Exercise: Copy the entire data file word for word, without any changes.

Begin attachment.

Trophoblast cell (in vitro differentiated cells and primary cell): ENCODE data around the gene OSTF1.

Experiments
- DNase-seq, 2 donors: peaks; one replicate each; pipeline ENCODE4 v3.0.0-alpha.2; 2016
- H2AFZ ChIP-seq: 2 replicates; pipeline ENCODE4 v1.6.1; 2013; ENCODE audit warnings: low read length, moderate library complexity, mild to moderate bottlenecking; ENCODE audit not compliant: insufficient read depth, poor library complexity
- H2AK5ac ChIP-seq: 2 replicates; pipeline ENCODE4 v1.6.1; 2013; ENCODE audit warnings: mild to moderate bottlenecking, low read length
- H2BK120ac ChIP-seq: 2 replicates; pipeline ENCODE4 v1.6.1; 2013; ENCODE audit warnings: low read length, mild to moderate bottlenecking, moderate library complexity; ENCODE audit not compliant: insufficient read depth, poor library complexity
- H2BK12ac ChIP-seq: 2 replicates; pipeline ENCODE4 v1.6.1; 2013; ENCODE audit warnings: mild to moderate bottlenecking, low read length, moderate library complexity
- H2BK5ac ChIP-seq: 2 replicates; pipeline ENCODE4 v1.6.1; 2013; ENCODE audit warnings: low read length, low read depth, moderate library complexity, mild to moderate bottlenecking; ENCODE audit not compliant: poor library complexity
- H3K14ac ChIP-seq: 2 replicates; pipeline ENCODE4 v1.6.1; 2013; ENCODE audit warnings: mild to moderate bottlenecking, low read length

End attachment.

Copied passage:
Trophoblast cell (in vitro differentiated cells and primary cell): ENCODE data around the gene OSTF1.

Experiments
- DNase-seq, 2 donors: peaks; one replicate each; pipeline ENCODE4 v3.0.0-alpha.2; 2016
- H2AFZ ChIP-seq: 2 replicates; pipeline ENCODE4 v1.6.1; 2013; ENCODE audit warnings: low read length, moderate library complexity, mild to moderate bottlenecking; ENCODE audit not compliant: insufficient read depth, poor library complexity
- H2AK5ac ChIP-seq: 2 replicates; pipeline ENCODE4 v1.6.1; 2013; ENCODE audit warnings: mild to moderate bottlenecking, low read length
- H2BK120ac ChIP-seq: 2 replicates; pipeline ENCODE4 v1.6.1; 2013; ENCODE audit warnings: low read length, mild to moderate bottlenecking, moderate library complexity; ENCODE audit not compliant: insufficient read depth, poor library complexity
- H2BK12ac ChIP-seq: 2 replicates; pipeline ENCODE4 v1.6.1; 2013; ENCODE audit warnings: mild to moderate bottlenecking, low read length, moderate library complexity
- H2BK5ac ChIP-seq: 2 replicates; pipeline ENCODE4 v1.6.1; 2013; ENCODE audit warnings: low read length, low read depth, moderate library complexity, mild to moderate bottlenecking; ENCODE audit not compliant: poor library complexity
- H3K14ac ChIP-seq: 2 replicates; pipeline ENCODE4 v1.6.1; 2013; ENCODE audit warnings: mild to moderate bottlenecking, low read length